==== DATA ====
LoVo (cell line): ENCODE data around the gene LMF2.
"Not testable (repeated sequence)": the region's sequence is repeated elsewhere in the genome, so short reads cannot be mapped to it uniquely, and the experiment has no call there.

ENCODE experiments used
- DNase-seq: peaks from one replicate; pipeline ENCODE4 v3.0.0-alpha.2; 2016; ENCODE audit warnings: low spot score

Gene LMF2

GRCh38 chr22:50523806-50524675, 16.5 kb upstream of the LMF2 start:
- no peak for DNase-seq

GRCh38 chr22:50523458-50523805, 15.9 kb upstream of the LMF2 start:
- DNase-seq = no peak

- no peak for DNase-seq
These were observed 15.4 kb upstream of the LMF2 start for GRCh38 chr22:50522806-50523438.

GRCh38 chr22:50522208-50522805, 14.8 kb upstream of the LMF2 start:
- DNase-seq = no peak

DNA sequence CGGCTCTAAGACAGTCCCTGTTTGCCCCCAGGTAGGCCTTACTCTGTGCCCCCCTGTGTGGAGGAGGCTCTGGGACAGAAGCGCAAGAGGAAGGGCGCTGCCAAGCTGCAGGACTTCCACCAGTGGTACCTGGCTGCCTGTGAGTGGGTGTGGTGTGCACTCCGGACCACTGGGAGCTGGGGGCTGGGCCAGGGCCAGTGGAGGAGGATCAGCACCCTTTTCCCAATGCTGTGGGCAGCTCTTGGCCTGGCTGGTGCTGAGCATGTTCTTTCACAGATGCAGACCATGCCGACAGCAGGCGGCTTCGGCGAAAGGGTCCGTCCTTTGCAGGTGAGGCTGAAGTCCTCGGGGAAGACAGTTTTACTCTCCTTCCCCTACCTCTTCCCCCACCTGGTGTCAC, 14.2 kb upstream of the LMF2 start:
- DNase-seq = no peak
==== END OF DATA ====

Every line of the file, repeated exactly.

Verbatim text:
LoVo (cell line): ENCODE data around the gene LMF2.
"Not testable (repeated sequence)": the region's sequence is repeated elsewhere in the genome, so short reads cannot be mapped to it uniquely, and the experiment has no call there.

ENCODE experiments used
- DNase-seq: peaks from one replicate; pipeline ENCODE4 v3.0.0-alpha.2; 2016; ENCODE audit warnings: low spot score

Gene LMF2

GRCh38 chr22:50523806-50524675, 16.5 kb upstream of the LMF2 start:
- no peak for DNase-seq

GRCh38 chr22:50523458-50523805, 15.9 kb upstream of the LMF2 start:
- DNase-seq = no peak

- no peak for DNase-seq
These were observed 15.4 kb upstream of the LMF2 start for GRCh38 chr22:50522806-50523438.

GRCh38 chr22:50522208-50522805, 14.8 kb upstream of the LMF2 start:
- DNase-seq = no peak

DNA sequence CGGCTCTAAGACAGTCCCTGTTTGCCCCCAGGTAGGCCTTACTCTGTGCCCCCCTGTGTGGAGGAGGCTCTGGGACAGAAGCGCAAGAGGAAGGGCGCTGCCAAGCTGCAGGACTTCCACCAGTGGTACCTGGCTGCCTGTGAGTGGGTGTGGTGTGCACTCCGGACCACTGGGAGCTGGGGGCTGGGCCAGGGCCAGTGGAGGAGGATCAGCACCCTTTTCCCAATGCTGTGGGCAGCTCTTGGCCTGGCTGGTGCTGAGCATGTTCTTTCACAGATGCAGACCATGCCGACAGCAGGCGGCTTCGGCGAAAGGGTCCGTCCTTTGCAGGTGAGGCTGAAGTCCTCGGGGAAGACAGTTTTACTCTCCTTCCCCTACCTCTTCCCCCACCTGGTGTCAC, 14.2 kb upstream of the LMF2 start:
- DNase-seq = no peak